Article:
For the time being, the main indicators that must be considered when choosing a treatment strategy are tumour cells discovered in the blood vessels (vascular invasion or V+), lymphatic vessels (lymphovascular invasion or L+), along the nerve fibres (perineural invasion or PI+), metastasis in the regional lymph nodes (N+), the tumour’s differentiation grade (poorly differentiated or undifferentiated tumours, meaning how much they resemble the normal cells of respective organ or tissue) and the characteristic indicators of specific tumours. For example, in the case of breast cancer – ER/PR (estrogen and/or progesterone receptors) and HER2 receptors; in the case of prostate cancer – the Gleason index; and in other tumours – specific gene mutations found in the laboratory (KRAS, NRAS, BRAF, etc.).

The apparent pre-metastasis phase, if we can call it that, is only the calm before the storm. Any impulse, which harms the balance of the body (immune, endocrine, psycho-emotional, etc.), whether internal, external or a combination of both, can act as a catalyst that breaks the original peace terms between the body and the tumour.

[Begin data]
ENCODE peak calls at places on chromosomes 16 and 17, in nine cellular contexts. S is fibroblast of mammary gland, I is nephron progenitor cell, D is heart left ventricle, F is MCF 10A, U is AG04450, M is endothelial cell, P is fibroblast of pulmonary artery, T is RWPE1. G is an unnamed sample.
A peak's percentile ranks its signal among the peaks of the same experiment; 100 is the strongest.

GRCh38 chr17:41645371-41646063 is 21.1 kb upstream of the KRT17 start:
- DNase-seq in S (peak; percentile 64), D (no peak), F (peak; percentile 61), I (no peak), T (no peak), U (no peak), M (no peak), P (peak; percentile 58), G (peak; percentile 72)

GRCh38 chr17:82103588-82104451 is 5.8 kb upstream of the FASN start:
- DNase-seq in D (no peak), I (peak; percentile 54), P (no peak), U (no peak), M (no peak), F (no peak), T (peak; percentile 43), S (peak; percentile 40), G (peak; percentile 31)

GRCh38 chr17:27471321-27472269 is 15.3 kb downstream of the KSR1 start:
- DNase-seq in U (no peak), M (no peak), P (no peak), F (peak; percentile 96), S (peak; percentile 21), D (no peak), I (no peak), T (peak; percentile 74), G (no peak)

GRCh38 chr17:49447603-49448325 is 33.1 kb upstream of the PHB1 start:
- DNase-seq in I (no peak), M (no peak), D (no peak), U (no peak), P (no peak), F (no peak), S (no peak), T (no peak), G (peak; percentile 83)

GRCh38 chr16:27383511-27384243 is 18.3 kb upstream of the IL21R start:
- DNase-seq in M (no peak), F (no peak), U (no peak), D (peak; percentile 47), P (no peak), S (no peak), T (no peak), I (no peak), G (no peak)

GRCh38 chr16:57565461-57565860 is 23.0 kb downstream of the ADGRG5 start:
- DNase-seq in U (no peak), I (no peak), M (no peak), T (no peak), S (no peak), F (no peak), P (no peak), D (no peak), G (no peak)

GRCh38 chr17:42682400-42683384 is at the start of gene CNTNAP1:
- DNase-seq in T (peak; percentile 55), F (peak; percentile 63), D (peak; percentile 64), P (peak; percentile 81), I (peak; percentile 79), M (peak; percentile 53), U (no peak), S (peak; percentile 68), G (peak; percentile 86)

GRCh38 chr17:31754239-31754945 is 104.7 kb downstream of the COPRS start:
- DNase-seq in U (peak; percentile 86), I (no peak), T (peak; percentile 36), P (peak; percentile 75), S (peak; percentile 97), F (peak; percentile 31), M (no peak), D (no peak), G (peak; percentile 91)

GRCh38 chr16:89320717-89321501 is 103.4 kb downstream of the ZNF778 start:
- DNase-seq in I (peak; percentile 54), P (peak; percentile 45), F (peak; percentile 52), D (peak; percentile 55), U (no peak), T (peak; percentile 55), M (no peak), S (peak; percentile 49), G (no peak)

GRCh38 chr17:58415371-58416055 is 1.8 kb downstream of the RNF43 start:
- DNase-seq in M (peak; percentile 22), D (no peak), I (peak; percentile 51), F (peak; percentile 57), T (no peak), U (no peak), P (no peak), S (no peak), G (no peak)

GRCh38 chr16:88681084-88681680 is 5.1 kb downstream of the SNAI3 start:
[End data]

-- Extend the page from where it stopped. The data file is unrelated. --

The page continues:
A number of factors decide if individual cancer cells or a group of them (a tumour embolism) implant themselves in distant organs or tissues. First of all, it depends on the liveliness and mobility of cancer cells that have broken away and their tolerance of external mechanisms and chemical factors, which they meet while travelling to their next locations (sites of metastasis). For example, when entering the blood stream cancer cells are seriously threatened by the turbulence of the bloodstream as well as by attacks from blood cells, which is their natural reaction. The majority of cancer cells are destroyed in the bloodstream. Some attach themselves to the walls of the blood vessels and lay dormant while waiting for more favourable conditions to move on. On the other hand, the strongest (a peculiar version of natural selection!) keep moving until they reach a location which they are happy to accept. Naturally, the body’s overall condition also plays a role, especially immunity, clotting and viscosity factors of the blood, the hormonal environment and the like.